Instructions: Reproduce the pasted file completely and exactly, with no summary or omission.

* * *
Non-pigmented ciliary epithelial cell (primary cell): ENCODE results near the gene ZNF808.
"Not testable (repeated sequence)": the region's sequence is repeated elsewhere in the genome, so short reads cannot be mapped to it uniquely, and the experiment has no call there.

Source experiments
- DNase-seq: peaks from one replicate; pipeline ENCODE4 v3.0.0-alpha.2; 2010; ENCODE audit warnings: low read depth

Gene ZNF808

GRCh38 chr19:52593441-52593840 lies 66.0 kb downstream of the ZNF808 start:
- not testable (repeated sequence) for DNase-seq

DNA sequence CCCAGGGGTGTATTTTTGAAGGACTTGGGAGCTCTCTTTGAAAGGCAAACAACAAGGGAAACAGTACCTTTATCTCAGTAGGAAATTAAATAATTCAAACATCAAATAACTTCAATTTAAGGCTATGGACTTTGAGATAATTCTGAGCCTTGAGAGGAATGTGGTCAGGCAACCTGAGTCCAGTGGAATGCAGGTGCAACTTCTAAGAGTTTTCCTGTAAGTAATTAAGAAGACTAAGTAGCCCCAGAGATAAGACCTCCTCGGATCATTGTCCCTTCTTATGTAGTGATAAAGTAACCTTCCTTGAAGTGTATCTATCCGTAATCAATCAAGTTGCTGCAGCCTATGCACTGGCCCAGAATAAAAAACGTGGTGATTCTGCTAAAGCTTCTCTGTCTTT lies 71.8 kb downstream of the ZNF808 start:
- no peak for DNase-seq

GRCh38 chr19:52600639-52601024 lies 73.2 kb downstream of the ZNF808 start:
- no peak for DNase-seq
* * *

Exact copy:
Non-pigmented ciliary epithelial cell (primary cell): ENCODE results near the gene ZNF808.
"Not testable (repeated sequence)": the region's sequence is repeated elsewhere in the genome, so short reads cannot be mapped to it uniquely, and the experiment has no call there.

Source experiments
- DNase-seq: peaks from one replicate; pipeline ENCODE4 v3.0.0-alpha.2; 2010; ENCODE audit warnings: low read depth

Gene ZNF808

GRCh38 chr19:52593441-52593840 lies 66.0 kb downstream of the ZNF808 start:
- not testable (repeated sequence) for DNase-seq

DNA sequence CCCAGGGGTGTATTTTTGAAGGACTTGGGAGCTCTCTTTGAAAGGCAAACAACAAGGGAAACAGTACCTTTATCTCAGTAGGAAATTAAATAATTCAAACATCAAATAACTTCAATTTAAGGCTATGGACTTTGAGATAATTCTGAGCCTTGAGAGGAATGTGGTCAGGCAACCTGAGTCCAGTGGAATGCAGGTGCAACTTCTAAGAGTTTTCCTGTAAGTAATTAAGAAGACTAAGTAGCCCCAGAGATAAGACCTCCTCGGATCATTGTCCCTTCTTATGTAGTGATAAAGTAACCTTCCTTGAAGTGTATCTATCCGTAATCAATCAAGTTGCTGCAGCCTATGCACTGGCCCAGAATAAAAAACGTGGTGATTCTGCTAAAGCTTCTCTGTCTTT lies 71.8 kb downstream of the ZNF808 start:
- no peak for DNase-seq

GRCh38 chr19:52600639-52601024 lies 73.2 kb downstream of the ZNF808 start:
- no peak for DNase-seq